I stumbled onto this film on Netflix. I really had no idea what I was getting into – I figured it was probably about some guys who were male prostitutes (from looking at the cover), and I just wasn’t in the mood for that. I watched the whole thing – all three acts – and got much more from it than I bargained.
The official description is as follows:
A colorful and raw coming-of-age story set in the emerging gay dance club scene of Amsterdam 1984. House of Boys tells the story of Frank, a high school kid who leaves home and falls into the exciting new world of free sex, music and dance. When Frank’s new world is suddenly turned upside down, his struggle for courage in face of the unknown gives him a new and deep understanding of the true meaning of love.
The film is divided into three acts which I found interesting. It does help divide the movie up into different developmental times for the main characters Frank and Jake. I have to admit that the first act was a bit slow to start, and I wasn’t quite sure where the movie was going. But once we get to see Frank’s “thing” for Jake and we get to know some more of the characters it gets a more interesting. It is notable that the first part of the film is quite innocent of what is to come. It almost makes you feel like life is all about new things, discovery, fun, but then comes crashing in on you in the second half. I think the emotional dichotomy is effective and real.
The theme here is about discovering love’s meaning and depth and the courage to embrace it even when it’s difficult. Frank comes a long way from a willy-nilly infatuation with a guy he can’t get to the deep love it takes to support someone through the worst life can throw at you. There are also many thoughts and ideas here about love, friendship, and family with the guys from “the House” being like a chosen family. I’ve been lucky enough in my life to have been a part of several chosen families, and I know the amazing friendships that come out of them.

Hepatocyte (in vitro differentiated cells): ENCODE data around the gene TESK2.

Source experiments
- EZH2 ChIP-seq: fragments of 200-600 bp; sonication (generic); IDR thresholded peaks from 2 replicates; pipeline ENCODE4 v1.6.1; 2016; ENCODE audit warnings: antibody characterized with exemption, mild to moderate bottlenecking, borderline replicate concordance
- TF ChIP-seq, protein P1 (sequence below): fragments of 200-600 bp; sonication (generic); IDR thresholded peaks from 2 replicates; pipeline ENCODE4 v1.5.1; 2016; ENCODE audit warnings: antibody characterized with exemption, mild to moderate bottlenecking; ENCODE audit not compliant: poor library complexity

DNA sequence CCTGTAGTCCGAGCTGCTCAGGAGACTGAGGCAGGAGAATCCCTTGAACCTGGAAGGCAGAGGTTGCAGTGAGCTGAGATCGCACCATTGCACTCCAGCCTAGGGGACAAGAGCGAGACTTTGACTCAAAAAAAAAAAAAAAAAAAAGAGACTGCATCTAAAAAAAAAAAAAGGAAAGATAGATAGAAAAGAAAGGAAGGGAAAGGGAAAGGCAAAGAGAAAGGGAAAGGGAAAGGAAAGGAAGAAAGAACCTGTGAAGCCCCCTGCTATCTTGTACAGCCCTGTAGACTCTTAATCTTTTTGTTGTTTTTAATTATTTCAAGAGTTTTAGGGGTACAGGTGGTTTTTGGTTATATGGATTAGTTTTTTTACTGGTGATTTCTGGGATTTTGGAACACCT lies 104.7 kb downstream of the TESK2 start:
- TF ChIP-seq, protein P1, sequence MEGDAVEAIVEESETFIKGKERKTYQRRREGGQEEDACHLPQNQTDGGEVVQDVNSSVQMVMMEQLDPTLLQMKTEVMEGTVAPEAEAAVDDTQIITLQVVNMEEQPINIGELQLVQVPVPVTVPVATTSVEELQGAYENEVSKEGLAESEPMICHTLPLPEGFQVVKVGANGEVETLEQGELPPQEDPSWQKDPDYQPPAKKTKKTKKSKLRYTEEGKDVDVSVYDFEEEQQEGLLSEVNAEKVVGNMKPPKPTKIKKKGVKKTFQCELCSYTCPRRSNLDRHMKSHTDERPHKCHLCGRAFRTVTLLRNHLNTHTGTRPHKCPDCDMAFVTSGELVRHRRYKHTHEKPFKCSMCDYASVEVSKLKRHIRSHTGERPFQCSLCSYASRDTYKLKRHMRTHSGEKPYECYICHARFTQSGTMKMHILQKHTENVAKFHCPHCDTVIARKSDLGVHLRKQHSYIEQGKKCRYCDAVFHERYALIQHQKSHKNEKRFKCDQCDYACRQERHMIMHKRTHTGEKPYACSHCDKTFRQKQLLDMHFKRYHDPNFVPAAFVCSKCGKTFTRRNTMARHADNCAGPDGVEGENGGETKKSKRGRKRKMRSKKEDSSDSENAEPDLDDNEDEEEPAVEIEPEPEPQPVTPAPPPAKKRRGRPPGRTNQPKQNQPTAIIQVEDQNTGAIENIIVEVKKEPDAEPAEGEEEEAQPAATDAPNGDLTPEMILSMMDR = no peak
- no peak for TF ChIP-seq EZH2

I have to applaud the filmmakers for creating and showing this story. In 2009, I’m not sure how a film about HIV/AIDS would be received – I wasn’t sure what i would think of it. There have been many films on the subject. Some have been very prominent (Philadelphia in 1993, And the Band Played On, Angels in America) while others were less so (Longtime Companion, Parting Glances). It is still such an important topic to have in the light though as many young people don’t know how awful the disease was and can be. Just because there are better treatments doesn’t take away from the severity and life changing effects.
Overall the film was well done, acting superb, and production values all good. Although some of the story seemed cliche, it was made new and raw enough to bring you into the character’s lives. A slow start gave way to some depth that was unexpected. Not a feel-good movie but an important one.
Memorable line: “Come on in! We’re just fisting a turkey!”